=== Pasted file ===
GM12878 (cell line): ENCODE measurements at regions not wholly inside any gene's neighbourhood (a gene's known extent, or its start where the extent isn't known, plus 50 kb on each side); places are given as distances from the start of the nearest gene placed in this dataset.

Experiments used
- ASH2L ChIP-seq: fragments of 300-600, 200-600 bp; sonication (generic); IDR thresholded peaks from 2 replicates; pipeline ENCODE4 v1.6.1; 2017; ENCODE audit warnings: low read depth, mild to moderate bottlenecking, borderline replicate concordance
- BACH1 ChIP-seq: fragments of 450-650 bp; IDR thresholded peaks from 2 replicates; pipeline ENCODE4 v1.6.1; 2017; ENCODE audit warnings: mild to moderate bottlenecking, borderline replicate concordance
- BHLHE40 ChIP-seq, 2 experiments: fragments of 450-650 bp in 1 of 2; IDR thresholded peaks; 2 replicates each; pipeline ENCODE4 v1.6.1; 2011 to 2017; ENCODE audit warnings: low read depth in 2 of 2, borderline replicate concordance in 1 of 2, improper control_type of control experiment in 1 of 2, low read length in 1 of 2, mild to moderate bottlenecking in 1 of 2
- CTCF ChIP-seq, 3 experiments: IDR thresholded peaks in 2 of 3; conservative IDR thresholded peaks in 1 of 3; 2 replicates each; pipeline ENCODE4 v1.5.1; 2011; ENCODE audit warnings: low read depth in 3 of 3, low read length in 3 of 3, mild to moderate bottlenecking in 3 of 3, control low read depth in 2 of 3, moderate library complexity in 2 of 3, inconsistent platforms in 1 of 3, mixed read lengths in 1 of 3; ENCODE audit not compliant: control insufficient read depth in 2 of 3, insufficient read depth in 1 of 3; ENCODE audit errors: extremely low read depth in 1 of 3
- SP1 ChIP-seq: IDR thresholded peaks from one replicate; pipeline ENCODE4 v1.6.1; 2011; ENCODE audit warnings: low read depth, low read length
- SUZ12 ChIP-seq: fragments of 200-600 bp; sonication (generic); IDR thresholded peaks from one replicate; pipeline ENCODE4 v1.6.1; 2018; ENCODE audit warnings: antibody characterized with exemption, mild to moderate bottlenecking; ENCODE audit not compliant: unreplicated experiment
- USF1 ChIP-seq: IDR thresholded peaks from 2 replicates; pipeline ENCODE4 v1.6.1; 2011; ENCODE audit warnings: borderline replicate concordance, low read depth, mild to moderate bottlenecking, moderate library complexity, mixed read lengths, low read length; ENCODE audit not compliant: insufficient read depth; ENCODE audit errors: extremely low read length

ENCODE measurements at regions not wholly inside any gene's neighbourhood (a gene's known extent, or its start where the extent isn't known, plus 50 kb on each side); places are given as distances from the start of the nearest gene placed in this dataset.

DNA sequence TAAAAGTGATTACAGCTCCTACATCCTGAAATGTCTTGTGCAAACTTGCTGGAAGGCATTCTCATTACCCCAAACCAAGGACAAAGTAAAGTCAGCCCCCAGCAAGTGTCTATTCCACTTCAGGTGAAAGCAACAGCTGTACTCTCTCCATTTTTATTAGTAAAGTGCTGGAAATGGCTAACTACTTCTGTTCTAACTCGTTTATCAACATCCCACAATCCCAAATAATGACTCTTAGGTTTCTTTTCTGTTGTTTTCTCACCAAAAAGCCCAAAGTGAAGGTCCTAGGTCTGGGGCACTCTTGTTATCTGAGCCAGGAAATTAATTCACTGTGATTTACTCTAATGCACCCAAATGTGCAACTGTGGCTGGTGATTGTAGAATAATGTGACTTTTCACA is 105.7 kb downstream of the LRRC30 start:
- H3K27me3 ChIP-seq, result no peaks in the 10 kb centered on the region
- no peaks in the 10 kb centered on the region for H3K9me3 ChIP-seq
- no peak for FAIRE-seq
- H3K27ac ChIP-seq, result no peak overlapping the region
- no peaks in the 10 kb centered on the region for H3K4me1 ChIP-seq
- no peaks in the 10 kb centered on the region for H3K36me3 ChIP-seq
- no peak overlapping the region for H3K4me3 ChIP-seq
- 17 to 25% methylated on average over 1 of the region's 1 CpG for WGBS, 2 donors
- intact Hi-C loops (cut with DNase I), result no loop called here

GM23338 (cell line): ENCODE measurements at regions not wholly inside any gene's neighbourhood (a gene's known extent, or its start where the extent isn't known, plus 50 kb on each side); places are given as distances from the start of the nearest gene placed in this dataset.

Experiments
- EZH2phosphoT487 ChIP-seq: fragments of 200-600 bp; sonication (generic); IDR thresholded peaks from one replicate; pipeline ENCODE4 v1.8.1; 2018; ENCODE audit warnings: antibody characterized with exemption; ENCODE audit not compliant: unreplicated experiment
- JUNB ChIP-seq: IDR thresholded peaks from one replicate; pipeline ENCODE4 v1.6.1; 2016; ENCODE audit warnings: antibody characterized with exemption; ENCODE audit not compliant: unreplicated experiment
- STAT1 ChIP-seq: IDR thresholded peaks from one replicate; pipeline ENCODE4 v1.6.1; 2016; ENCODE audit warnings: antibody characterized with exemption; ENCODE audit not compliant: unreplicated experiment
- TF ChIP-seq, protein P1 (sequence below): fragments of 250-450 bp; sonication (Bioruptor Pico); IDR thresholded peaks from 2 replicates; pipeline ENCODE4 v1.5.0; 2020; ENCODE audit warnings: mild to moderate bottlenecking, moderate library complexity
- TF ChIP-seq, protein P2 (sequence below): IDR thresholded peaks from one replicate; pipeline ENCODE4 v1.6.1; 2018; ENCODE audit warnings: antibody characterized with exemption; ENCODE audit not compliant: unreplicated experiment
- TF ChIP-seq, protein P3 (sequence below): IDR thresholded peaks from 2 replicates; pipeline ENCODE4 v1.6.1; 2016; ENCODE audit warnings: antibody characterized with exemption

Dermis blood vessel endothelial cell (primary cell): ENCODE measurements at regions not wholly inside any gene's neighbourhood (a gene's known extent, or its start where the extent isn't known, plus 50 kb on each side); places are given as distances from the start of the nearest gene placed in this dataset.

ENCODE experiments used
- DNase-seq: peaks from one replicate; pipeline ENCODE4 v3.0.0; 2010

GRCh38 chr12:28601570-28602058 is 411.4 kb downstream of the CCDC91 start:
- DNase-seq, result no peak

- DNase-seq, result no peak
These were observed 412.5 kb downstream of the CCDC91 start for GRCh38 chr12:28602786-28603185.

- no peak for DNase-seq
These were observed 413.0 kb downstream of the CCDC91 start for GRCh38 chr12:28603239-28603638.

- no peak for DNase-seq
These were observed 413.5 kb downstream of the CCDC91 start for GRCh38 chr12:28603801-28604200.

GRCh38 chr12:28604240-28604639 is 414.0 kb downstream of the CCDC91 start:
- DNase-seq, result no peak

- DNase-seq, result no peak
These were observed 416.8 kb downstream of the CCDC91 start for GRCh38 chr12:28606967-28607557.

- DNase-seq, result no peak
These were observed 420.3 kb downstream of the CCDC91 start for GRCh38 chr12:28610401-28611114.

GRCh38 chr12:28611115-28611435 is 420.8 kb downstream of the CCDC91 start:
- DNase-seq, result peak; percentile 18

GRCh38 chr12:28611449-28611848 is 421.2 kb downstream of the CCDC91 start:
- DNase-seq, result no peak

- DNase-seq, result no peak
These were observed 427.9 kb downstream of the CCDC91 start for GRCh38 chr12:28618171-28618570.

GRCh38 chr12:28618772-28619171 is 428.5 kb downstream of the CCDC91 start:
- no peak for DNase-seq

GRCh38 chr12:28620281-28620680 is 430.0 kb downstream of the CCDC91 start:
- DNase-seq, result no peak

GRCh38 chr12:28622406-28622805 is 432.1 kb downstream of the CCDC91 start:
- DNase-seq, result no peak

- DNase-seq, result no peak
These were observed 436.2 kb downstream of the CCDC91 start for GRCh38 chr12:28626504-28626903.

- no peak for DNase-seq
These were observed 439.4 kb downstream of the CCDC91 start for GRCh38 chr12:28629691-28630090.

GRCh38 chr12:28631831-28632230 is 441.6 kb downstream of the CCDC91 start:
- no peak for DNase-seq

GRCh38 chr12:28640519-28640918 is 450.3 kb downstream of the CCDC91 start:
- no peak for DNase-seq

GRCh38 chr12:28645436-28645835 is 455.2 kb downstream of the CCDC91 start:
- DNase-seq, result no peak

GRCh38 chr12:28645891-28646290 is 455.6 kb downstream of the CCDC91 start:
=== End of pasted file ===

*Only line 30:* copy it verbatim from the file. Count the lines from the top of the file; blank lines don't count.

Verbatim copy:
ENCODE experiments used